First, the GRE (and other test) data is problematic (it's only measuring people who are applying to grad school in philosophy, a small proportion of phil majors). And from the armchair (but Patrick offers a good way to test), I have no doubt there is some selection effect, though probably also some improvement in these test scores because of the critical thinking, logic, and writing skills philosophy majors get. But I'm with Dan Haybron: WTF are we doing if we don't think that we are improving our majors' abilities to think well, read well, argue effectively, and write clearly?? And if we can't sell those skills to students (and to a wide range of potential employers), then we aren't doing our jobs. (I say this as a DUS who is trying, but not hard enough, to do this job.) It would be much better if we had some better data to make this case, but until we get it, I have no problem suggesting to potential majors (and administrators and employers and ideally high school curriculum creators) that philosophy does at least as well, and typically better, than other disciplines at improving reading, writing, editing, critical thinking, and communication skills (plus pretty good with creativity and problem solving), skills that are essential for a wide variety of careers (not to mention, life in general).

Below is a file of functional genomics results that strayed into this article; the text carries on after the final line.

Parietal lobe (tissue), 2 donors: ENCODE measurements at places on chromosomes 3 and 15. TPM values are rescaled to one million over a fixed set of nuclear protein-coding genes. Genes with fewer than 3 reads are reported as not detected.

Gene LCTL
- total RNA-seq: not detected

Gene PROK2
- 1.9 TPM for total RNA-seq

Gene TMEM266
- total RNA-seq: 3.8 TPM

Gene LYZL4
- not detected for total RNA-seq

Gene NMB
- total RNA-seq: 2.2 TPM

Yes, I know, my time as Featured Author is done (in an hour). But before I flicker out, I wanted to raise a sociological question for us to consider. I just watched the episode of Through the Wormhole with Morgan Freeman, "Do We Have Free Will?" It's a pretty good... Continue reading
Posted Jul 31, 2013 at Flickers of Freedom